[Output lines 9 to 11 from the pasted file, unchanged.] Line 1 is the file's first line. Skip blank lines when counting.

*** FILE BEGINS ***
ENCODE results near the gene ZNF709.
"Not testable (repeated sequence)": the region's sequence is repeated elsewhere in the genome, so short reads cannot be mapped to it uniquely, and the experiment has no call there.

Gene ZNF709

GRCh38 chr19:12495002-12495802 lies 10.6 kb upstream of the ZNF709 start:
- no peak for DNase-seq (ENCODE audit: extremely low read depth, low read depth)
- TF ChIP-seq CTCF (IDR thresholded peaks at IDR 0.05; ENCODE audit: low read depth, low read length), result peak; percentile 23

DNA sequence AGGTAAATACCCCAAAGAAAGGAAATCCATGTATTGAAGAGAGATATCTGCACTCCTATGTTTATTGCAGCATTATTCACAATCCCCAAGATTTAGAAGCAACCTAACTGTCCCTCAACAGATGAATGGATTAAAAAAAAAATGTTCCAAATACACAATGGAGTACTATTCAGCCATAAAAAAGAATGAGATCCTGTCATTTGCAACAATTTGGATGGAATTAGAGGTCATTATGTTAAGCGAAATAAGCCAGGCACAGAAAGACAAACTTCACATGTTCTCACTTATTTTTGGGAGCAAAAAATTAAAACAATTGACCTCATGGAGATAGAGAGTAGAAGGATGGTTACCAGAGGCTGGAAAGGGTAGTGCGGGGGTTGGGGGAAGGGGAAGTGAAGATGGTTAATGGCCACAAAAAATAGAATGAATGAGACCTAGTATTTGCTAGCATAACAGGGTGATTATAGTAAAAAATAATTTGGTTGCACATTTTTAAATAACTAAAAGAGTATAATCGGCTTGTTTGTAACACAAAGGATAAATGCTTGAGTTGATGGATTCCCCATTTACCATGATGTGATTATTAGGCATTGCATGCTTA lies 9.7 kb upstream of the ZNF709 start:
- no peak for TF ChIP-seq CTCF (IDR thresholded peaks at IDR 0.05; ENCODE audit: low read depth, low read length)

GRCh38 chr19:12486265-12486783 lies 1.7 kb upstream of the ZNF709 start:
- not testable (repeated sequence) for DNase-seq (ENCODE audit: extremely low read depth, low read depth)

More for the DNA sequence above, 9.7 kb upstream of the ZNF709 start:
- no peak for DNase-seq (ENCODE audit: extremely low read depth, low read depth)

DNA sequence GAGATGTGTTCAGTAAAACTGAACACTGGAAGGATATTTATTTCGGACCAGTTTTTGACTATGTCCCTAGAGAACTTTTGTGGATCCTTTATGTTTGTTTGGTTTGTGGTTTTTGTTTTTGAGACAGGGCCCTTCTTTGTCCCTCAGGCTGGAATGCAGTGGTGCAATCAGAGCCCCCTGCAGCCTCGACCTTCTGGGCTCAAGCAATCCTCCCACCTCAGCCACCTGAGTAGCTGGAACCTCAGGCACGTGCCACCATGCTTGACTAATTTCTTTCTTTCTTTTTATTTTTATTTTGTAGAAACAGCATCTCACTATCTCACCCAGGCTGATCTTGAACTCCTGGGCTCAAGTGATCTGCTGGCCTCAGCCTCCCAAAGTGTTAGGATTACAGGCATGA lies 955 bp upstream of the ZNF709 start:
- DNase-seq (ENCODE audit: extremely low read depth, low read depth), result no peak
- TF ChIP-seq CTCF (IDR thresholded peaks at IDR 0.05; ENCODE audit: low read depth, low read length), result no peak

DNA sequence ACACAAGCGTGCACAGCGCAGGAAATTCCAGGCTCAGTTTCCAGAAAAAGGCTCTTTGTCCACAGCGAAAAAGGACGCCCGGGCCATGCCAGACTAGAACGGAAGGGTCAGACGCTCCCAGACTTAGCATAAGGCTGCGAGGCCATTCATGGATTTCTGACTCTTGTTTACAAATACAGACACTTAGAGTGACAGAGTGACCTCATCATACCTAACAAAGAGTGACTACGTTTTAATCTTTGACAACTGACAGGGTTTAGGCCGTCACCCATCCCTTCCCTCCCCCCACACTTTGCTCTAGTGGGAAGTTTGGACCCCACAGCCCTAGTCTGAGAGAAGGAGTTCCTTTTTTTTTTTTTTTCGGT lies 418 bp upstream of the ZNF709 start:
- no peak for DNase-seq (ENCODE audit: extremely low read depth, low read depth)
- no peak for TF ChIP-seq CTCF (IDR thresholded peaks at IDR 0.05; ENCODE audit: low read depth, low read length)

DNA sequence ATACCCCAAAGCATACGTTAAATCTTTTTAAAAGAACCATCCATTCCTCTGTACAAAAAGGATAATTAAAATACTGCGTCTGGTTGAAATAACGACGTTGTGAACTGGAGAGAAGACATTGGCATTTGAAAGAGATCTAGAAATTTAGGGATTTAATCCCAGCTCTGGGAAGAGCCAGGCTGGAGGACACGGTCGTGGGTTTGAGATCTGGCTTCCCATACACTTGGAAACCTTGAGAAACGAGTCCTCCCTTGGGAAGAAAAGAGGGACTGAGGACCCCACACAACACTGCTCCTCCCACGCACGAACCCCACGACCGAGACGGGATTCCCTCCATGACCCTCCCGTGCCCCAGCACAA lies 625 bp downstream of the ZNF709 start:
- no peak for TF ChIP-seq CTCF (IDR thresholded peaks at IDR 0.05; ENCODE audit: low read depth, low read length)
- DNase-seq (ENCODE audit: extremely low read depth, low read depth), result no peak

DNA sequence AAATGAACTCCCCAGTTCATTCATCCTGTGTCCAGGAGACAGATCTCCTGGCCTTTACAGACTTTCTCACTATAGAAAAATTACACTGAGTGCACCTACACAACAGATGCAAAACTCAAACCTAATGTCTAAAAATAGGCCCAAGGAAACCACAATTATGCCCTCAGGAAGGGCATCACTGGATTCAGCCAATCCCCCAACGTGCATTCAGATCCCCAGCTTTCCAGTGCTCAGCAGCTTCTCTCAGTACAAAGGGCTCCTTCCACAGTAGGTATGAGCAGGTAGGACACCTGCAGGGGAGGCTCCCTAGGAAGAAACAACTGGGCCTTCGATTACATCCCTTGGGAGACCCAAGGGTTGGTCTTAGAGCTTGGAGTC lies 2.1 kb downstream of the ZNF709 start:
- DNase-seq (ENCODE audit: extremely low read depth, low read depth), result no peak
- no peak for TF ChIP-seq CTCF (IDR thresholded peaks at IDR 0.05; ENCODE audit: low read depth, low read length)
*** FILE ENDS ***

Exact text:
GRCh38 chr19:12486265-12486783 lies 1.7 kb upstream of the ZNF709 start:
- not testable (repeated sequence) for DNase-seq (ENCODE audit: extremely low read depth, low read depth)

More for the DNA sequence above, 9.7 kb upstream of the ZNF709 start: